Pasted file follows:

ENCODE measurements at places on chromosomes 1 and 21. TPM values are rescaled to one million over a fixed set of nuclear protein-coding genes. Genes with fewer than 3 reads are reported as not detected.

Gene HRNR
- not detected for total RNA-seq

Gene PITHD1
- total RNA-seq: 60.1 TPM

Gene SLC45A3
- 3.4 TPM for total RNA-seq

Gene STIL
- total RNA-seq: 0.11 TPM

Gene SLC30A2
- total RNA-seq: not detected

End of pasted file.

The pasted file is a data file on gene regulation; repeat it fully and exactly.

ENCODE measurements at places on chromosomes 1 and 21. TPM values are rescaled to one million over a fixed set of nuclear protein-coding genes. Genes with fewer than 3 reads are reported as not detected.

Gene HRNR
- not detected for total RNA-seq

Gene PITHD1
- total RNA-seq: 60.1 TPM

Gene SLC45A3
- 3.4 TPM for total RNA-seq

Gene STIL
- total RNA-seq: 0.11 TPM

Gene SLC30A2
- total RNA-seq: not detected